SHINY new hotels are still going up in the capital of Britain’s oil and gas industry, on the rainswept north-east coast of Scotland. Together with posh shops and clogged roads, they hint at the prosperity that has come to Aberdeen in the decades since oil began to flow out of the North Sea. Recessions have come and gone in the rest of the country, but the Granite City has scarcely been affected.
Now, though, people are worried. Since last June the price of oil has fallen by about 60% to below $50 for a barrel of Brent crude. And it is not only the size of the fall that troubles the 160, 000 or so people in the region who rely on the oil-and-gas sector, but also its timing. Most people in the industry cheerfully recall previous occasions when the price disappeared down a well—sinking as low as $10 a barrel in 1986, for instance. The black stuff always bounced back in the end. This time, though, the price drop comes at a time when the industry is already facing an unprecedented struggle for survival.
North Sea oil and gas production peaked in 1999, declined slowly up to 2010 and then plunged. Yet the cost of extracting the stuff has risen, and more steeply in the past four years (see chart). The result is that the North Sea is now the most expensive offshore basin in the world. Even the deep waters of the Gulf of Mexico are much cheaper to work in than the relatively shallow North Sea. Although about £14 billion ($21 billion) was invested in the basin in 2013 on new production, maintenance and repairs cost a further £9 billion.
The falling oil price has highlighted the thin margins in the North Sea. Oil & Gas UK, the industry lobby group, says that even in good times about 5% of North Sea fields operate at a loss. With oil at $50, almost one-third of the fields will be unprofitable. If the price stays low, it is feared that many of the existing fields will be shut down prematurely, shortening the life of the North Sea.
Little wonder, then, that many in the North Sea business, which still provides Britain with most of its oil and gas, believe that a crisis is upon it. “The industry is in for a very hard time unless we address the high cost structure immediately”, argues Ayman Asfari, the boss of Petrofac, a large oil-services company. The North Sea is a mature basin, with ageing platforms and pipelines that require ever more and more expensive maintenance, so it is only natural that costs will be a bit higher than elsewhere. But the industry also got too “fat and happy” during the good times, as one industry executive puts it, and this has become unsustainable. The average salary in the industry is £64, 000, much higher than the national average of £27, 200. Offshore workers now work for two weeks straight and then get three weeks off, whereas a while ago they worked and relaxed in equal measure.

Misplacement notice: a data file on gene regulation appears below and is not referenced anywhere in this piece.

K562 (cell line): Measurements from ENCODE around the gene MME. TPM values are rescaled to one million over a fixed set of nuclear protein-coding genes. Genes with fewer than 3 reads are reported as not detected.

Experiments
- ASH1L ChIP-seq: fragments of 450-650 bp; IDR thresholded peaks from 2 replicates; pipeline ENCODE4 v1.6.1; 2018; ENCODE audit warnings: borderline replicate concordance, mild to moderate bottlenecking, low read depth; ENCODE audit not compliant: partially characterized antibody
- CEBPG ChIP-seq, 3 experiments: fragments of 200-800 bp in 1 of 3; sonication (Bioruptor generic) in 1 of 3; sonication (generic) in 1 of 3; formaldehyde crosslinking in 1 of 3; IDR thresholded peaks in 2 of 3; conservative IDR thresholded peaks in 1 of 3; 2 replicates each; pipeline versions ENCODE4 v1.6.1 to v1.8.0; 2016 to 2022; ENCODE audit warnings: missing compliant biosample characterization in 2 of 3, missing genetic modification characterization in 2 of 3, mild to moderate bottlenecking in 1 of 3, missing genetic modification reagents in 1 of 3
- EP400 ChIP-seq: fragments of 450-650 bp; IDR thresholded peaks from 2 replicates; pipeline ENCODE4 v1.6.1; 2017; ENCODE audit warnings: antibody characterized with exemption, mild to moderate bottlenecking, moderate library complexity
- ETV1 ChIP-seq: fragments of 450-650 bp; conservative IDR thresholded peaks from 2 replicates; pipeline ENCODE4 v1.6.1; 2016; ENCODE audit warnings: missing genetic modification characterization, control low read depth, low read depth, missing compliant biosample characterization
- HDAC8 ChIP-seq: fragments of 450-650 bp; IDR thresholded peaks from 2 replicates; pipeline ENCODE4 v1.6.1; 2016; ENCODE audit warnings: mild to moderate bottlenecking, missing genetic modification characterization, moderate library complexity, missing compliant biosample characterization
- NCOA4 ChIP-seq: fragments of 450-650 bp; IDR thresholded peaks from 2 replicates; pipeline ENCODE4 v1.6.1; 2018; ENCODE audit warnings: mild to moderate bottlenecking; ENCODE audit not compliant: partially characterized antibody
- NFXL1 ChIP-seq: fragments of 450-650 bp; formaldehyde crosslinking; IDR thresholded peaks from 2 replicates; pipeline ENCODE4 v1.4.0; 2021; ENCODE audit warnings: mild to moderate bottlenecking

The fall in the oil price is hastening changes that were long overdue. Oil producers and oil-services companies are quickly trying to become more lean and efficient. Petrofac is on a cost-reduction drive; it cut rates for contract work by 10% last October, and will do so again at the end of this month. Britain’s biggest oil company, BP, has sold off some of its smaller, more expensive fields. At the peak of operations in the whole of the North Sea it was producing about 900, 000 barrels of oil a day. Now that figure is down to just 160, 000, although it may rise again when a new field opens. On January 15th it cut 200 office jobs at its headquarters in Aberdeen, together with 100 contractor jobs. The head of BP North Sea, Trevor Garlick, says that as most of its work is carried out by oil-services companies on contract, he will now be looking to them for “help” on costs.
The government has been urged to cut the high taxes on companies working in the North Sea. It is hoped that this will encourage more investment in exploration and prolong the life of the less viable fields. George Osborne, the chancellor of the exchequer (pictured), who slapped the industry with a surprise tax rise in 2011, promised a parliamentary committee on January 20th that he will do this. But a bigger question is whether the industry can reform itself enough to remain globally competitive regardless of what happens to North Sea production, which will eventually tail off whatever happens to the price.
For Aberdeen has become a global hub of operations, especially in the oil-services sector. Many foreign as well as British companies are based there, running business not only in the North Sea but much farther afield, in West Africa and Central Asia. In 2012 the oil-services sector generated £20 billion worth of revenue in Britain, and a further £15 billion in export of goods and services. Speculation abounds in Aberdeen as to whether many of these high-value, specialist companies will migrate to be nearer their remaining operations if North Sea production peters out. Bringing down costs now, though, would go a long way towards forestalling that.